# Find the values of $b$ for which the equation $2\log_{\frac{1}{25}}(bx+28)=-\log_5(12-4x-x^2)$ has only one solution

Find the values of 'b' for which the equation

$$2\log_{\frac{1}{25}}(bx+28)=-\log_5(12-4x-x^2)$$ has only one solution. =$$-2/2\log_{5}(bx+28)=-\log_5(12-4x-x^2)$$ My try:

After removing the logarithmic terms I get the quadratic $x^2+x(b+4)+16=0$ Putting discriminant equal to $0$ I get $b={4,-12}$ But $-12$ cannot be a solution as it makes $12-4x-x^2$ negative so I get $b=4$ as the only solution.

But the answer given is $(-\infty,-14]\cup{4}\cup[14/3,\infty)$.I've no idea how.Help me please.

• You can't remove the logarithmic term like that, the bases aren't the same. Jul 17, 2016 at 11:04
• I adjusted the bases before removing @ZainPatel.Check.
– user220382
Jul 17, 2016 at 11:04
• Because there is a root that should be ignored. Jul 17, 2016 at 11:15
• Which root? @ZackNi
– user220382
Jul 17, 2016 at 11:18
• I have read it. It shows that you only consider the discriminant equals to 0 but not the case that there are two real roots and one should be ignored. Jul 17, 2016 at 11:23

You have $$x^2+(4+b)x+16=0\tag1$$ This is correct.

However, note that when we solve $$2\log_{\frac{1}{25}}(bx+28)=-\log_5(12-4x-x^2)$$ we have to have $$bx+28\gt 0\quad\text{and}\quad 12-4x-x^2\gt 0,$$ i.e. $$bx\gt -28\quad\text{and}\quad -6\lt x\lt 2\tag2$$

Now, from $$(1)$$, we have to have $$(4+b)^2-4\cdot 16\geqslant 0\iff b\leqslant -12\quad\text{or}\quad b\geqslant 4$$.

Case 1 : $$b\lt -14$$

$$(2)\iff -6\lt x\lt -\frac{28}{b}$$

Let $$f(x)=x^2+(4+b)x+16$$. Then, since the equation has only one solution, we have to have $$f(-6)f\left(-\frac{28}{b}\right)\lt 0\iff b\lt -14$$ So, in this case, $$b\lt -14$$.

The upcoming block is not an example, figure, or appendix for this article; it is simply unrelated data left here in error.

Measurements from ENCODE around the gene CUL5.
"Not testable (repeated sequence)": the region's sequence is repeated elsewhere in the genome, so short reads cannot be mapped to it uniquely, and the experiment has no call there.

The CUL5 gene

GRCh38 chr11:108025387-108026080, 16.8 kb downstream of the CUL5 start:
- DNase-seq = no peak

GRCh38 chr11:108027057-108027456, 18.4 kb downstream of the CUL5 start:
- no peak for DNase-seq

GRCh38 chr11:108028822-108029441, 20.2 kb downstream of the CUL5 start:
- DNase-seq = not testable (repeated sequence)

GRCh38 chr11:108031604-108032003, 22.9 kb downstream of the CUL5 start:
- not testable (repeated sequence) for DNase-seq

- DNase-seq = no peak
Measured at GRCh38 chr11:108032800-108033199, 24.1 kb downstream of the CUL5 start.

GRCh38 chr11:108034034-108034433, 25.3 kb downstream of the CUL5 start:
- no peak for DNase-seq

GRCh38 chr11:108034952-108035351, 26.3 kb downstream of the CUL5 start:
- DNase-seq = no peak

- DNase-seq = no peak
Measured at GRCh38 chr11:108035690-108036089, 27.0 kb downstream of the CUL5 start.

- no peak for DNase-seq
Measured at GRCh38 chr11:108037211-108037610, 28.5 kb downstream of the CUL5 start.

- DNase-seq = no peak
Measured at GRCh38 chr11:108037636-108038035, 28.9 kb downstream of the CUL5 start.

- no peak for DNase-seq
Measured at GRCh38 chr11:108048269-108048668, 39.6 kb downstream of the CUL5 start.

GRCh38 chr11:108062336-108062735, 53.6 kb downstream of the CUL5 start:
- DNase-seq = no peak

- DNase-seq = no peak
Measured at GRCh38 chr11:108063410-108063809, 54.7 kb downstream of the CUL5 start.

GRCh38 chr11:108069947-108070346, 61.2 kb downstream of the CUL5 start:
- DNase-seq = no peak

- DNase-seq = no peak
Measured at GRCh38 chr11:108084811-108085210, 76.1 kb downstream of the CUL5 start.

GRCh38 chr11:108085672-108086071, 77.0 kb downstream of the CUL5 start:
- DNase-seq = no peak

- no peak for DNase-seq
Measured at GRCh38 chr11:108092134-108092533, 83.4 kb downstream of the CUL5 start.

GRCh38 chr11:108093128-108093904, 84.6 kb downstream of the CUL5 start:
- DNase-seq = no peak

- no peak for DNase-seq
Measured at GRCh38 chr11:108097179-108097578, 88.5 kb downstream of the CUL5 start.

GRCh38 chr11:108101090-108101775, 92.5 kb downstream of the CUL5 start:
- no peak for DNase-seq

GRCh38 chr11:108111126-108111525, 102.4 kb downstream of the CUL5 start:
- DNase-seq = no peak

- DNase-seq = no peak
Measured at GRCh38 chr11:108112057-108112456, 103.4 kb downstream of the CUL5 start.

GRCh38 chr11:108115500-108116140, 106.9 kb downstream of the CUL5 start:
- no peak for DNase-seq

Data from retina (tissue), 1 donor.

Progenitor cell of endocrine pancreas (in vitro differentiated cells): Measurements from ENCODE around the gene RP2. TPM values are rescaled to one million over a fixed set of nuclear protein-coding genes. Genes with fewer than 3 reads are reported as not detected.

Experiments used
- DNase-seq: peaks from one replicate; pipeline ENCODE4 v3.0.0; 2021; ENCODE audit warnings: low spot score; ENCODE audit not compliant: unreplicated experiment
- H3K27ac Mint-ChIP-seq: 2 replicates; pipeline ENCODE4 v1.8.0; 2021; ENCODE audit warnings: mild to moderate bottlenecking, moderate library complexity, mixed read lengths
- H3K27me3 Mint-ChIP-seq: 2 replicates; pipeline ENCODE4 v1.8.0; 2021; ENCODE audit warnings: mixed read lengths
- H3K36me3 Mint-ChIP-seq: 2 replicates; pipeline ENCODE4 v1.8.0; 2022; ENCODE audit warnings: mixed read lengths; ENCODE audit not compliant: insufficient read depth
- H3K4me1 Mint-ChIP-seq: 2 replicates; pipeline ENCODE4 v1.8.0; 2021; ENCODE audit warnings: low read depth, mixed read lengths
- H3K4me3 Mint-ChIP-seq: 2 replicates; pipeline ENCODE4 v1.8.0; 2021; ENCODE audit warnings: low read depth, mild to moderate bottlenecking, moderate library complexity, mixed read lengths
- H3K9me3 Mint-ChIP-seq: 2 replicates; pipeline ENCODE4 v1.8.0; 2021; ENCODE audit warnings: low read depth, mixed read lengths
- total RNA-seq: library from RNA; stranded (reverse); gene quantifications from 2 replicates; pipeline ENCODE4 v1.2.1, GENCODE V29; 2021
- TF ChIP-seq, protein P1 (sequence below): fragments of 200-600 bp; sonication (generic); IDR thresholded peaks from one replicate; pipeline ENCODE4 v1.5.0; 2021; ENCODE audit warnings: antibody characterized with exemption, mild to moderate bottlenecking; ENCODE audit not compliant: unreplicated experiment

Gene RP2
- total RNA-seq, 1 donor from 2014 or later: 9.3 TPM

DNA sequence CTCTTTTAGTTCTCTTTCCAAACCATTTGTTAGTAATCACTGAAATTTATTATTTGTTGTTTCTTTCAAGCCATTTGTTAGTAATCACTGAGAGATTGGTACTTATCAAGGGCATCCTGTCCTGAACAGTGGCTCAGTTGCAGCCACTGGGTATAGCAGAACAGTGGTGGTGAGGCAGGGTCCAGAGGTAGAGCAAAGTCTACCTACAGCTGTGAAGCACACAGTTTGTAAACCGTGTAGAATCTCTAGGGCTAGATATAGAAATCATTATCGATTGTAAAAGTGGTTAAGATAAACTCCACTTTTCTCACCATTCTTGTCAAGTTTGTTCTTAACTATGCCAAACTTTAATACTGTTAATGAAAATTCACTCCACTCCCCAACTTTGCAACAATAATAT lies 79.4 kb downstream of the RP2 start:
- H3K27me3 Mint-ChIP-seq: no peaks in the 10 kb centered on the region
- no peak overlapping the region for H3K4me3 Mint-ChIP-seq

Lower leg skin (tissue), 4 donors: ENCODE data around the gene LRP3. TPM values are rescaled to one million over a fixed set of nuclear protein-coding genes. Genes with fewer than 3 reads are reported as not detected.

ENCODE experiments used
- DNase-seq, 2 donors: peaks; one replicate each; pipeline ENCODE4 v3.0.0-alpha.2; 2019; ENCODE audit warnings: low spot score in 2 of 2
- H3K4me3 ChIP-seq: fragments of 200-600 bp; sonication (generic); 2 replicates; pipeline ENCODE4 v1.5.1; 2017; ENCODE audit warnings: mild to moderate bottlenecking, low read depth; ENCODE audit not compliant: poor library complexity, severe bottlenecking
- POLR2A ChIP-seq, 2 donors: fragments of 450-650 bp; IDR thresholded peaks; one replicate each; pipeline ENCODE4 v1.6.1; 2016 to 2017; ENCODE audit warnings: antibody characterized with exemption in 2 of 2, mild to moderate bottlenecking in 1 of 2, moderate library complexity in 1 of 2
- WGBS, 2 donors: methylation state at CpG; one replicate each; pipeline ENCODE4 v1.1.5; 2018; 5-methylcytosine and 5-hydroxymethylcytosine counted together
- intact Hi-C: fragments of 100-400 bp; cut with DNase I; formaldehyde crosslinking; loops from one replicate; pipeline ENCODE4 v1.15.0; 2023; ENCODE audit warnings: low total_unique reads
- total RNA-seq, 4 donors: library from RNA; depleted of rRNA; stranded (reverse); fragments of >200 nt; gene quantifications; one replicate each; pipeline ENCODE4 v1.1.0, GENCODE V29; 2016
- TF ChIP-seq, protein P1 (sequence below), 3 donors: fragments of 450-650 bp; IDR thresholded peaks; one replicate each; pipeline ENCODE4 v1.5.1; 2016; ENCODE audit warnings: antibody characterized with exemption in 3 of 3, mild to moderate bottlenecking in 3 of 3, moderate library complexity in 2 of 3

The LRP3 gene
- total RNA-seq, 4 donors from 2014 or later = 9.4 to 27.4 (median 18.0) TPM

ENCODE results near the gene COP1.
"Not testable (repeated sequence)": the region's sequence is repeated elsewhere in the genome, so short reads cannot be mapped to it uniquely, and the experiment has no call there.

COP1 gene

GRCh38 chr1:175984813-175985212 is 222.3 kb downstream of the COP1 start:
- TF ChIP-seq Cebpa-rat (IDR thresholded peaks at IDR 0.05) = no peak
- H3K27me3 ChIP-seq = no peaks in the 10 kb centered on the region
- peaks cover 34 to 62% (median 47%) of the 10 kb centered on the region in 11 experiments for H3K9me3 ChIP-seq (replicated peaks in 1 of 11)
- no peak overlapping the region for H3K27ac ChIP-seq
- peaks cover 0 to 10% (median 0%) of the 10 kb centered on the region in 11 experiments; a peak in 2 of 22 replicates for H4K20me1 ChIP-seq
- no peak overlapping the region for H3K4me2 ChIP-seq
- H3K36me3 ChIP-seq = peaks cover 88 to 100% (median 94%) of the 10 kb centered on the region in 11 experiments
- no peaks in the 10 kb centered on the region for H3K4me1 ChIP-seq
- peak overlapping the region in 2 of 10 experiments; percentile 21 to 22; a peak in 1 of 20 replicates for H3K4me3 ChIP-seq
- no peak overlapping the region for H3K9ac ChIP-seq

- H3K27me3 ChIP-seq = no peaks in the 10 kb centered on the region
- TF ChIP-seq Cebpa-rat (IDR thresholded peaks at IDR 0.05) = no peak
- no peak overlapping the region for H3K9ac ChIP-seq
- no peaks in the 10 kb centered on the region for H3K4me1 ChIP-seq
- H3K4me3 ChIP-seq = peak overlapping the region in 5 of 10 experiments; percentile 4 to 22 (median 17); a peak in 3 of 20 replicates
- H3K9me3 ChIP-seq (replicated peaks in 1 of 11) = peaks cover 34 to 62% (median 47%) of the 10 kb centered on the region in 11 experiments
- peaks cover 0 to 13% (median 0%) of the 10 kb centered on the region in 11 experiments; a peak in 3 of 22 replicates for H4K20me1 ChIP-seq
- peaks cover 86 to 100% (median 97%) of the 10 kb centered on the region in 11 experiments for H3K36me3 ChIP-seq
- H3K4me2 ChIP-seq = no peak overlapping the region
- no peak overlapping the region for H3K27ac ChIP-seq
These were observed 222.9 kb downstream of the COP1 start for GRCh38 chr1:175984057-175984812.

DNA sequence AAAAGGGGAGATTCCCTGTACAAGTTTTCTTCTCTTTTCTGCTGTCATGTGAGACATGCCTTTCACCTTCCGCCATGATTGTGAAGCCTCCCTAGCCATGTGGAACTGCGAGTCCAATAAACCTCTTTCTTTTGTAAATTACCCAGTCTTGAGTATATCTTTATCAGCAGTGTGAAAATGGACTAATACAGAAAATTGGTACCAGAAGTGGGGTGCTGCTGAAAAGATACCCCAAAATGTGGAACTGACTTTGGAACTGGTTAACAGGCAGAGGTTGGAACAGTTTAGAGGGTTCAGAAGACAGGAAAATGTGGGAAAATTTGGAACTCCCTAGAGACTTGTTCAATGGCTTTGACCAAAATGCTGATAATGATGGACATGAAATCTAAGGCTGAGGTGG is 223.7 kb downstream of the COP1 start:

Case 2 : $$-14\leqslant b\leqslant -12$$ or $$4\leqslant b\lt \frac{14}{3}$$

$$(2)\iff -6\lt x\lt 2$$

$$b=4$$ is sufficient, and $$b=-12$$ is not sufficient. For $$b\not=4,-12$$, $$f(-6)f(2)\lt 0\iff b\lt -14\quad\text{or}\quad b\gt \frac{14}{3}$$ So, in this case, $$b=4$$.

Case 3 : $$b\geqslant \frac{14}{3}$$

$$(2)\iff -\frac{28}{b}\lt x\lt 2$$ $$b=\frac{14}{3}$$ is sufficient. For $$b\gt\frac{14}{3}$$, $$f\left(-\frac{28}{b}\right)f(2)\lt 0\iff b\gt \frac{14}{3}$$ So, in this case, $$b\geqslant 14/3$$.

Therefore, the answer is $$\color{red}{(-\infty,-14)\cup{4}\cup\bigg[\frac{14}{3},\infty\bigg)}$$

• Don't have to do so much.Just f(-6)f(2)<0 ensures there is exactly one real root between the valid bound's of x...
– user220382
Jul 17, 2016 at 11:57
• @ZOZ: $f(-6)f(2)\lt 0$ enables us to eliminate the case where there are two real roots, but if we only consider $f(-6)f(2)\lt 0$, it is possible that there is no real roots in the interval where $bx+28\gt 0$ and $-6\lt x\lt 2$. Jul 17, 2016 at 12:14
• I get your comment.But I still have difficulty in understanding the cases into which you divided the problem.Like Why did you take the first case as b<-14 ?
– user220382
Jul 17, 2016 at 12:16
• @ZOZ: We have $-6, 2$ and $-28/b$ as the endpoints of the intervals we are interested in. Now, $-14$ comes from $b$ such that $2=-28/b$. Also, $14/3$ comes from $-6=-28/b$. I hope this helps. Jul 17, 2016 at 12:19
• @mathophile : Thanks. You are right that $b=-14$ has to be excluded, but $b=\frac{14}{3}$ has to be included since $x=-\frac 83$ is the only solution. Jan 10 at 17:14